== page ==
NIOD conducts interdisciplinary research, from a historical approach, into the effects of war and large-scale violence in the 20th and 21st century on society.
Initially, NIOD focused on research into the Second World War in the Netherlands and its overseas territories. Today, the Second World War is part of a broader range of research topics. Using its extensive expertise, NIOD has opted for a more international orientation, with a focus on Europe and Asia. It is our aim to give academia and society insight into important developments in recent history in a global context.
The next five years NIOD will specifically focus on expanding its expertise. As a research institute NIOD is positioning itself by giving the topic long-term transitions a central position. Our focus on long-term transitions underlines the fact that we are primarily interested in studying processes within society as a result of war and large-scale violence.
In order to give our new research focus shape we have developed a programme centred around Transitional Justice, which will stimulate the integration of two research areas: War Studies, and Holocaust and Genocide Studies, which were merged in 2010. This programme is an important tool to initiate collaborations with new partners in the Netherlands and abroad.
In addition, NIOD wants to play an important role in the further development of the e-humanities. Increasingly, researchers are handling sources of a digital origin (email correspondence, information spread via the internet) and with digitised source files. NIOD want to use the existing ‘tools’ offered by the e-humanities, and reflect on how they are used.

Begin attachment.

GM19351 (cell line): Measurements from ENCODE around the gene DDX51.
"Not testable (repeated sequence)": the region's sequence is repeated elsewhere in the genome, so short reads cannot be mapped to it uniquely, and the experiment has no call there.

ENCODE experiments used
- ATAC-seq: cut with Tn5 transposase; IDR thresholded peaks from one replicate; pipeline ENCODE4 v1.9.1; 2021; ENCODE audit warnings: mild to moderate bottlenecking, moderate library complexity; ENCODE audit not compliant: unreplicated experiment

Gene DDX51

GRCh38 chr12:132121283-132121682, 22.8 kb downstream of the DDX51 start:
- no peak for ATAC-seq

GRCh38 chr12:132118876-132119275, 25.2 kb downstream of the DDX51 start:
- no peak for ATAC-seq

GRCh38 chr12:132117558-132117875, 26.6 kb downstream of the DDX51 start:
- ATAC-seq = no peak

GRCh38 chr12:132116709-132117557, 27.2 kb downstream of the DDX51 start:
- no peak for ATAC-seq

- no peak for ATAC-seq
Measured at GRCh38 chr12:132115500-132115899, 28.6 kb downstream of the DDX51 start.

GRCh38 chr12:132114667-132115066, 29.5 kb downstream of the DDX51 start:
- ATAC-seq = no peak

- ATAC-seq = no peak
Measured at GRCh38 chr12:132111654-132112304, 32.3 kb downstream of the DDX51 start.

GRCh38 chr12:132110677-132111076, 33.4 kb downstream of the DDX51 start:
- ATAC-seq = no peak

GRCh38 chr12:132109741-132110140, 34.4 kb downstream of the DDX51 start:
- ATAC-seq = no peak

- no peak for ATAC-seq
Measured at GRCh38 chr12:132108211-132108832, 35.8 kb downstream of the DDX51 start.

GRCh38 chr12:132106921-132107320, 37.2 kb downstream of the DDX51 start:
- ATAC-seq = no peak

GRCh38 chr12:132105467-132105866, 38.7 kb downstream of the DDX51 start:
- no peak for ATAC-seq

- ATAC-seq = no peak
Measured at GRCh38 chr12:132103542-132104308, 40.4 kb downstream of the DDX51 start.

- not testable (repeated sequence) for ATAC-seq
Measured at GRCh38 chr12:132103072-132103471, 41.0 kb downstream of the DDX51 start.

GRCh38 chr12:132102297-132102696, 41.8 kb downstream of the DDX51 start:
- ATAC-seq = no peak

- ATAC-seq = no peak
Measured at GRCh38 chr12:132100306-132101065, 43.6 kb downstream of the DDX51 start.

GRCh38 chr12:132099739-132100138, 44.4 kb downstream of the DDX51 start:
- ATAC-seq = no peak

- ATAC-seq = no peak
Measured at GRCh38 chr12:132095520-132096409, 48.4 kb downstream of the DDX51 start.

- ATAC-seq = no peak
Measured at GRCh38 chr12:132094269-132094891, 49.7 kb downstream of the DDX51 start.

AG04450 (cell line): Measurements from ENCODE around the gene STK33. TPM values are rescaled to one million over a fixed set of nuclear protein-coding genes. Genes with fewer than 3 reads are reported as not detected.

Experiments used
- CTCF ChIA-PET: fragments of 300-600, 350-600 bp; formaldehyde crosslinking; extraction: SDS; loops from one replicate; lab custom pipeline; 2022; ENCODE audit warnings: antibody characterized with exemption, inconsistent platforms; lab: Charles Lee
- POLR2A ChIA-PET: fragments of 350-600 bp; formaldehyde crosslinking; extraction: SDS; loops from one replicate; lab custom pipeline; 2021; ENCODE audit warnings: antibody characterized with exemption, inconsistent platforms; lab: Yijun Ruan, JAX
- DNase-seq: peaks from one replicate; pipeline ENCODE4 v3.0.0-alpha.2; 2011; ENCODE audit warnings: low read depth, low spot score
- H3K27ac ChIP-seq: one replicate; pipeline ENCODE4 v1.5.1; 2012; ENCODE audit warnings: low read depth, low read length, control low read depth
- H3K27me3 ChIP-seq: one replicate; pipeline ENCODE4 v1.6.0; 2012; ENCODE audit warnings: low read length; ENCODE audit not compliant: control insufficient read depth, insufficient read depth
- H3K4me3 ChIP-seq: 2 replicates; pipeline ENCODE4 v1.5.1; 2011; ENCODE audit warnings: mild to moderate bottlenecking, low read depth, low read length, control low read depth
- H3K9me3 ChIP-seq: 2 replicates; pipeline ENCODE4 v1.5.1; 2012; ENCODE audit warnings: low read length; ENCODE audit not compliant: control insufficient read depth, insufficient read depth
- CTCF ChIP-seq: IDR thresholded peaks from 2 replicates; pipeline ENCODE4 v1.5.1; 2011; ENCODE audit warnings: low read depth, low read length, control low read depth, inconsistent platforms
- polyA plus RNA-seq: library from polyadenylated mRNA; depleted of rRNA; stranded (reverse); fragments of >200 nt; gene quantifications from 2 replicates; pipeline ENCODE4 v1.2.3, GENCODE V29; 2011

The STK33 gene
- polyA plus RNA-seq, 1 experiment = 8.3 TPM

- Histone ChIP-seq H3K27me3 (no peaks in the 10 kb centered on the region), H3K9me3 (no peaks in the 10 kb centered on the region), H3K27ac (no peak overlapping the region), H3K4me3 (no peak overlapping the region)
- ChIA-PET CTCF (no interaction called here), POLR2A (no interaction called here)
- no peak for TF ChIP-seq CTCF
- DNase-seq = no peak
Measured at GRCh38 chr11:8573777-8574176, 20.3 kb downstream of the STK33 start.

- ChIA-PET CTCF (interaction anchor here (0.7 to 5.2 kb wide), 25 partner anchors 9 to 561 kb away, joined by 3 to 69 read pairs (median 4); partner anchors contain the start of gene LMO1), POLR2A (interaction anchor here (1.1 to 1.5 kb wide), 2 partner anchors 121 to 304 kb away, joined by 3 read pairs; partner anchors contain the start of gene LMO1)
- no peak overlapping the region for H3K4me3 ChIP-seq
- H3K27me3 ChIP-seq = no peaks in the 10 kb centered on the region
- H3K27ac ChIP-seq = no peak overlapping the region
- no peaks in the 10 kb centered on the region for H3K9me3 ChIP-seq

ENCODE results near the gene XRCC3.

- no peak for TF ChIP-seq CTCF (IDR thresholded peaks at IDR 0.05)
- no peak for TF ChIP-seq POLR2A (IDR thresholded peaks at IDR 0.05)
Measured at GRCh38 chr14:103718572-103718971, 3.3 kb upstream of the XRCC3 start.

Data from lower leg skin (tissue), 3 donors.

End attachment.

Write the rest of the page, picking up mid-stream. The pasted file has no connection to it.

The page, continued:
NIOD will also take advantage of the developments in the e-humanities to embark on new routes, together with external partners, with regard to the opening up and use of digital and digitised sources. In this regard, the international research programme EHRI is an important project.
But NIOD has set its research ambitions broader. NIOD researchers study the recent past, but their research is not exclusively oriented towards the humanities. NIOD research fields are interdisciplinary. Therefore, questions and methods from the cultural sciences, social sciences, behavioural sciences, economic sciences and law are also addressed, in addition to historical sciences, which are already quite pluralist in themselves. For each programme or project our researchers select the most suitable methodological approaches and criteria to contribute to the renewal of the research field in question.
Through this research programme NIOD aspires to set the standard in the Netherlands and internationally for research into the effects of wars and genocides, including Holocaust, on people and society.
Research Plan 2012-2016
If you want to know more about NIOD’s research programme download the Research plan 2012-2016.